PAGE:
Scotland has long held a reputation as Rome’s ultimate frontier in the north. The ruins of Hadrian’s Wall are a testament to the basic truth of this, but Hadrian’s Wall does not mark the fullest extent of the empire, but only its extent in 122 AD, decades after Rome had abandoned her wider ambitions in the north.
The empire’s high-point in the north was brought about by Gnaeus Julius Agricola, Roman governor of Britannia. Agricola was immortalised by his son-in-law, Tacitus, who provided a vivid account of his kinsman’s career in Britain. After subduing rebels in the south, the ambitious governor marched north, conquering many tribes and pushing on to the very limits of the highlands. His northward campaign culminated in the Battle of Mons Graupius (83 AD), in which the Caledonii and their allies were finally crushed by the legions, and made to submit to Roman authority.
The Roman fort at Inchtuthil was Agricola’s headquarters in the north, and though it represents the greatest Roman intrusion north of the Tay, it was only occupied for three or four years before it too was abandoned c. 86 AD. An enormous hoard amounting to over ten tonnes of iron nails, cartwheel rims etc. was unearthed at the site of the fort, hinting at the extent of Rome’s abortive ambitions in the region. These materials were buried to prevent the barbarians from salvaging them, but there remains some possibility that the legion intended to return and recover them. Much of this iron was melted down and re-used in the twentieth century, but many of the nails were preserved. Some are on display at Summerlee.
Although the Romans withdrew their troops from southern Scotland around 105 AD, and their forts were destroyed, there is no record of any military disaster, and it is likely that the legions did not leave in disgrace. The most likely explanation is that they were needed to suppress rebellions elsewhere in the empire. The Romans preferred to destroy their own forts rather than leave them for their enemies to occupy, and this was likely the case in Scotland. It was this withdrawal that established the Solway-Tyne isthmus – now the boundary between Scotland and England – as the limit of the empire. This was how things stood when Hadrian built his wall, ‘to separate the Romans from the barbarians’ (The Augustan History).
Hadrian’s successor Antoninus Pius would briefly out-do his adopted father Hadrian. He built the Antonine Wall along the Forth-Clyde isthmus, allowing Rome to lay claim to southern Scotland for some decades. Although the wall was abandoned c. 162 AD, after twelve years of building and only eight of occupation, its imposing earthworks still mark the landscape. The wall forts have yielded a wealth of archaeological evidence of the Roman occupation. At Summerlee, we have one such relic, the head of a statue from the Croy Hill fort. The figure’s identity is unknown, though we can certainly speculate. He could be a god, or a Roman hero like Horatius Cocles, a spiritual patron for the soldiers. He could even have barbarian roots, whether from the Britons, or from the many Germanic soldiers employed by the Romans.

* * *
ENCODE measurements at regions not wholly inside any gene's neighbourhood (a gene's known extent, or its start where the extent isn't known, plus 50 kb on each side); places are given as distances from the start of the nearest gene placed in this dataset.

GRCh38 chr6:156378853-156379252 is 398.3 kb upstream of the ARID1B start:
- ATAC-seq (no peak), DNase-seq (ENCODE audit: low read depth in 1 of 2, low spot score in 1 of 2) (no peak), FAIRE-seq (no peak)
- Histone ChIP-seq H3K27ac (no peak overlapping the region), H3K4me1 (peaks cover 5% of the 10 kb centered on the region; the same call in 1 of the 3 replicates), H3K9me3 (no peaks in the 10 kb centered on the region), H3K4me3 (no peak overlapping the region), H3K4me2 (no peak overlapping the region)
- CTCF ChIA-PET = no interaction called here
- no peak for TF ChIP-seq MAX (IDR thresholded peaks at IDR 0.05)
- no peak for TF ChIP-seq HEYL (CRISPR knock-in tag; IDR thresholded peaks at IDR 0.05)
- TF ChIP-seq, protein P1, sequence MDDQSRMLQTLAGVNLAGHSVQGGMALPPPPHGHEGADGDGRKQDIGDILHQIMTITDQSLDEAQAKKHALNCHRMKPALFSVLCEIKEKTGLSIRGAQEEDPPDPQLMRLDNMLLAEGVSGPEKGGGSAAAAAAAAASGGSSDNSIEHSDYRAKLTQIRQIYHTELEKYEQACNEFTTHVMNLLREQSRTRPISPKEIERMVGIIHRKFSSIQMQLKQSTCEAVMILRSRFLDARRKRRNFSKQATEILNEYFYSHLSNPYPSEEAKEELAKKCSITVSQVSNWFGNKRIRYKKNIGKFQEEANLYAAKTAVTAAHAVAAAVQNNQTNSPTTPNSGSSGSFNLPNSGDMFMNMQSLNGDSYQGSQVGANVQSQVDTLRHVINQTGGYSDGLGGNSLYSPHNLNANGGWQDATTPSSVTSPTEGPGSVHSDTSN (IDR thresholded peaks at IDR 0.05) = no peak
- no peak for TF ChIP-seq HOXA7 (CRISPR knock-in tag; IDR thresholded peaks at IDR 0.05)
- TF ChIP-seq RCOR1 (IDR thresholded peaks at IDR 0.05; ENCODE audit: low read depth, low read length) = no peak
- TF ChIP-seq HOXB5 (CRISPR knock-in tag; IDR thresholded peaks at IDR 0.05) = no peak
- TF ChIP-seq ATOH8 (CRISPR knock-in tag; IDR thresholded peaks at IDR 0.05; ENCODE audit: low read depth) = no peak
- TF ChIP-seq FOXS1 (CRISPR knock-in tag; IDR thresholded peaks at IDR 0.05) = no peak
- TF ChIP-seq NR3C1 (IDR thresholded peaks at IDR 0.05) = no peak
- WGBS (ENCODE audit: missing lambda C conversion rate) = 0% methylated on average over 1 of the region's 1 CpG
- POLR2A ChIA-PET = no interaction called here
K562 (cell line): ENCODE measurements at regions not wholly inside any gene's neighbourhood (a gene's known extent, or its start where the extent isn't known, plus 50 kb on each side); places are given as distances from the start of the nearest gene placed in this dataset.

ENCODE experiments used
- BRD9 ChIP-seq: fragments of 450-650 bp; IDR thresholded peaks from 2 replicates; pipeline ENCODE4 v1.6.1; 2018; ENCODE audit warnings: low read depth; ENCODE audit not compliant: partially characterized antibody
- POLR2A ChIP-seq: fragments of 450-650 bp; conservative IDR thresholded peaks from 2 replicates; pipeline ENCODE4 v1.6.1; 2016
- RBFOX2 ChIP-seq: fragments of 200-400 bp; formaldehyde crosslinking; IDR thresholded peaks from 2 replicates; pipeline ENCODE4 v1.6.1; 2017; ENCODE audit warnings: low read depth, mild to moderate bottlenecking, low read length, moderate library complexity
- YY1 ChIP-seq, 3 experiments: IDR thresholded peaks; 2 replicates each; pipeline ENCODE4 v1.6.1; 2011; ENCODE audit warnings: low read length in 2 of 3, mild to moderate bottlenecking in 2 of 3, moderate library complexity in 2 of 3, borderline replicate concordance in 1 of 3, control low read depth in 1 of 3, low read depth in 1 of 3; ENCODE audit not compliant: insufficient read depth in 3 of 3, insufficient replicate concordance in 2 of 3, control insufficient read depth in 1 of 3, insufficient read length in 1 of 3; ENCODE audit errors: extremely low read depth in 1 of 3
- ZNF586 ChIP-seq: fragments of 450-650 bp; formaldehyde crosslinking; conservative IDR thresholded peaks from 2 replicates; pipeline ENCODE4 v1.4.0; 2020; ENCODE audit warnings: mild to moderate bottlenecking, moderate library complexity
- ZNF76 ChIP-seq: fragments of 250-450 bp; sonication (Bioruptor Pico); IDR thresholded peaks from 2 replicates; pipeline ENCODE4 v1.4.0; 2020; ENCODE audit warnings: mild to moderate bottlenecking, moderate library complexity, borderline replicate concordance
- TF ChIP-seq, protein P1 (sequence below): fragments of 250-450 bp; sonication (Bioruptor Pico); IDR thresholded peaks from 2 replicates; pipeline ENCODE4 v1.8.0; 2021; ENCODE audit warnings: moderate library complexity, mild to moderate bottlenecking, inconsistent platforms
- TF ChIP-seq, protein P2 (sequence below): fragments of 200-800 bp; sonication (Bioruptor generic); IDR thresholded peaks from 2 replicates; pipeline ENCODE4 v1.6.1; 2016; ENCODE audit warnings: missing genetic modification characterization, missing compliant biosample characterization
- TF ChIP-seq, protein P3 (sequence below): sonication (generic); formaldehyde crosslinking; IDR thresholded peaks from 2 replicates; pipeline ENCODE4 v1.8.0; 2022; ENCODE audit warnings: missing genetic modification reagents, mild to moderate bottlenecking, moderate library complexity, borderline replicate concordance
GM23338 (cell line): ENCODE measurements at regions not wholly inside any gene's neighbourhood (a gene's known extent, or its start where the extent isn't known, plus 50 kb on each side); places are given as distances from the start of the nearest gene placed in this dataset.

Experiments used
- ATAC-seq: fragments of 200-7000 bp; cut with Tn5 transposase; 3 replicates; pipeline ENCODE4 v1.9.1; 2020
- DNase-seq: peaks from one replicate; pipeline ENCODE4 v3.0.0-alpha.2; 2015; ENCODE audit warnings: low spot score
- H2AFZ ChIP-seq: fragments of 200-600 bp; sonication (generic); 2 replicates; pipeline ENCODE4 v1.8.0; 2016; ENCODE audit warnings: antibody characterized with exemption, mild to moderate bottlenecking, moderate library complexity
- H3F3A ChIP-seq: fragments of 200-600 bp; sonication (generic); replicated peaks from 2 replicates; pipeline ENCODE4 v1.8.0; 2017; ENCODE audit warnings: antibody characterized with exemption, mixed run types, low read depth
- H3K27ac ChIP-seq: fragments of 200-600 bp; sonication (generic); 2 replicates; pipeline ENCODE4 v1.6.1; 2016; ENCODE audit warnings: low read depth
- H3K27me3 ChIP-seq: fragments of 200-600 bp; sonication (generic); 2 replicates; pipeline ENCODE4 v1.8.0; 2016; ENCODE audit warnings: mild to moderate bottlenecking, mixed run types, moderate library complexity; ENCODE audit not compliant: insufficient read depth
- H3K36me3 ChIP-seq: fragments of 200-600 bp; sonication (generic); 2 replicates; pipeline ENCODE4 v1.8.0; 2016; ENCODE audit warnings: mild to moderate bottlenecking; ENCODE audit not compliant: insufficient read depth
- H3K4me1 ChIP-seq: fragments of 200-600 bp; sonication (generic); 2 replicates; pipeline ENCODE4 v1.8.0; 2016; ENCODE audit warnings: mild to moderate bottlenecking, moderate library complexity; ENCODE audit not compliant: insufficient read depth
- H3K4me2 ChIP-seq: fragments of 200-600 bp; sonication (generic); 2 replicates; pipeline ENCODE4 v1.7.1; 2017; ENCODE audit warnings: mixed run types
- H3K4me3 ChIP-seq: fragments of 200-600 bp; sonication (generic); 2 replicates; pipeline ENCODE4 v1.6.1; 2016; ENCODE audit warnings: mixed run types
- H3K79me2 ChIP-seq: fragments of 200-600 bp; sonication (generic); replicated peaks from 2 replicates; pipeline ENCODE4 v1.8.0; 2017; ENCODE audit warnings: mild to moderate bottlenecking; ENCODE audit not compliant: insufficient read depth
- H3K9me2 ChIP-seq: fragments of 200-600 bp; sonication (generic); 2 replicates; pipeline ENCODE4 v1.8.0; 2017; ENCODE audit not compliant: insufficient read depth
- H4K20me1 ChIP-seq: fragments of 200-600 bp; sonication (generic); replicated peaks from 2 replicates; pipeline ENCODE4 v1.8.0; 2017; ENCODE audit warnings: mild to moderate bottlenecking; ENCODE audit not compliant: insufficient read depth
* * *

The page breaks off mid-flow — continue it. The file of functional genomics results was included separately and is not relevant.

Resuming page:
Luxury and Example
The frontier forts were places of strength and intimidation, but they also served Rome in another sense. Each fort was a city in miniature, a stronghold of Roman culture as well as Roman arms, and a model to impress the barbarians with the advantages of Romanisation. The forts included shrines where the soldiers could pray and make sacrifices to the gods.
There were also bathhouses where they could relax, and merchants nearby kept them in good spirits with wine and other luxuries from the empire. Some of the men on the frontier lived with their own families, and these were no doubt expected to set a good example of Roman virtue in their own lives (‘Beginning with himself and his staff, he enforced discipline in his own household first – a task that many find as difficult as governing a province’ – Tacitus, Agricola).
Fosterlings of Rome?
At the time of the Roman conquest, southern Scotland was inhabited by several Brittonic (later Welsh and Cumbrian) speaking peoples, forming a milieu of basically similar tribes. There is evidence of some contact between these northern Britons and their Romanised neighbours, in the form of Roman coins and pottery such as these.
Some peoples had friendlier relations with the empire than others. The Votadini in the east, for example, were supported by the Romans even after the withdrawal south of Hadrian’s Wall, and their kingdom was fostered as an ally against the raiding tribes from the far north. This kingdom would later become Gododdin, which was mourned by the medieval Welsh elegy Y Gododdin many centuries after its conquest by the Angles. A western people, the Damnonii, is less well-attested than the Votadini, but may have formed the tribal nucleus for the Kingdom of Strathclyde, the last kingdom of the Hen Ogledd (‘The Old North’) to fall under foreign rule.